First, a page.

'You are, like, so woke': Dickinson and the anachronistic turn in historical drama

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Whilst scholars of historical fiction have largely moved away from the idea of accuracy as a means of assessing historical fiction, fidelity to historical facts continues to be considered an important generic requirement of the form. To include anachronisms in any historical fiction is usually considered a mistake or an embarrassment, a sign that the requisite attention to historical detail has lapsed. For a new spate of historical television shows such as Reign (2013–17), Dickinson (2019) and The Great (2020), however, authenticity is not located in an objective measure of accuracy or fidelity, but instead lies within the explicit, textual acknowledgement that the context of creation shapes all historical drama. Apple TV+’s comedy/drama Dickinson, in particular, entirely bypasses the question of accuracy by embracing intentional anachronism. With its soundtrack of contemporary music and a contemporary queer progressive sensibility, Dickinson uses anachronism to suggest a new way of thinking about one of the most mythologised and enigmatic of American literary icons. The show self-consciously draws overt parallels between past and present to emphasise the familiarity of the past, rather than its strangeness, thus rejecting triumphalist readings of history and positing a new way for contemporary audiences to understand and access history. Dickinson also suggests a definition of authenticity that is not reliant on the development of a sense of verisimilitude. In its use of intentional anachronism and its insistence on capturing a sense of affective accuracy, Dickinson suggests a new way of thinking about the function and form of historical fiction in the twenty-first century.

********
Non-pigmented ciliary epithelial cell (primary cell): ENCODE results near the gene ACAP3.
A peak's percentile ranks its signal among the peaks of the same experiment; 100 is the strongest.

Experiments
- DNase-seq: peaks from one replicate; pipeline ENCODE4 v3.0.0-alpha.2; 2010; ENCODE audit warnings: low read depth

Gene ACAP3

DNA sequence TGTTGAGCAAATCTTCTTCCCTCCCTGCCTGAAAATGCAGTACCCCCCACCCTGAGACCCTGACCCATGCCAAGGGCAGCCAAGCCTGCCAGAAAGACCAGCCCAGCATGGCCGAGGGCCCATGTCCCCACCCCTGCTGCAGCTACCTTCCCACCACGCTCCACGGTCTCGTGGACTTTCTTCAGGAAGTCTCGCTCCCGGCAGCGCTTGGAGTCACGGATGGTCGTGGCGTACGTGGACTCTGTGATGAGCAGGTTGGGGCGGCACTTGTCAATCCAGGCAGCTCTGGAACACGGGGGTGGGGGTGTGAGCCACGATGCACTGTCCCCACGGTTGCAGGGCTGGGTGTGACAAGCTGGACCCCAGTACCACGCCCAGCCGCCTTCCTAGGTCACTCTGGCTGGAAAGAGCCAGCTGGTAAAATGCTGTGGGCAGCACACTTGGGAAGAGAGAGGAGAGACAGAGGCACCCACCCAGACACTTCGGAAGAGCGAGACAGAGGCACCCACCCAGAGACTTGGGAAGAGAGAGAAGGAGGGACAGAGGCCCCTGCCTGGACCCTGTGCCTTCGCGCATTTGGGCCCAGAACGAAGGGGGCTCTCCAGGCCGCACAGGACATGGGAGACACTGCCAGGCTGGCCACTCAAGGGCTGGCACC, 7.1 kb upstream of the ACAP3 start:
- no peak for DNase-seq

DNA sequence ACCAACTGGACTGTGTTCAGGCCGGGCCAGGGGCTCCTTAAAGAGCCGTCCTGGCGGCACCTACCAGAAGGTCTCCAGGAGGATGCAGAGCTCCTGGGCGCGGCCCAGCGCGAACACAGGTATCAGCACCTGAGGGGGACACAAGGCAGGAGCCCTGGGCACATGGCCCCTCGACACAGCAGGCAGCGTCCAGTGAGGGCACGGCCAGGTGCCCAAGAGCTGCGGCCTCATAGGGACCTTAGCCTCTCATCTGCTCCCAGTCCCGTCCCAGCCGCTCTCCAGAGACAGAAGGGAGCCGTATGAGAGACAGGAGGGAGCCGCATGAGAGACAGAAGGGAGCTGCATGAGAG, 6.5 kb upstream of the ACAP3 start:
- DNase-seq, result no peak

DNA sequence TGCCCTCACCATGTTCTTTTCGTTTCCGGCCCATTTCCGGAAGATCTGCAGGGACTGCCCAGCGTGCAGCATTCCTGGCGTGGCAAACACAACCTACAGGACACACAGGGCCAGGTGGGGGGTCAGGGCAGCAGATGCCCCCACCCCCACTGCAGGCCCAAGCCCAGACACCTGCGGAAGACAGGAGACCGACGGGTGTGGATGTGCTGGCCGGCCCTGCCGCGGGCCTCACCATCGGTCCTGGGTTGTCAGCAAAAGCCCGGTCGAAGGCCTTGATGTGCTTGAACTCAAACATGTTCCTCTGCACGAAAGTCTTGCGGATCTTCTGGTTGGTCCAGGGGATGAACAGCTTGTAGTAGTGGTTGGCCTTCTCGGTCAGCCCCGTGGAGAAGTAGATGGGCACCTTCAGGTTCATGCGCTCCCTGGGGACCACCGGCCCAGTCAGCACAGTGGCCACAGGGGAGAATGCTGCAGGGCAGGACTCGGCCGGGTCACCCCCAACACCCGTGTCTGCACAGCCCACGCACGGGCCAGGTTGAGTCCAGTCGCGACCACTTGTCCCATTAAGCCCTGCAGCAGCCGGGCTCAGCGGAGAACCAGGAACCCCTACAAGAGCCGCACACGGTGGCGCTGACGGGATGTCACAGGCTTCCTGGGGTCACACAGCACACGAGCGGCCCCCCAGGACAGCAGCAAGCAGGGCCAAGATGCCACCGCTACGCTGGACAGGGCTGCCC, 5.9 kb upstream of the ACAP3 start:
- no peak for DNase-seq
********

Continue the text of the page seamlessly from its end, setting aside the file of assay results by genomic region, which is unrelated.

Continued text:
Original languageEnglish
Pages (from-to)534-554
Number of pages21
JournalRethinking History
Issue number4
Publication statusPublished - 2021


  • Anachronism
  • authenticity
  • Emily Dickinson
  • feminism
  • historical drama
  • neo-historical fiction


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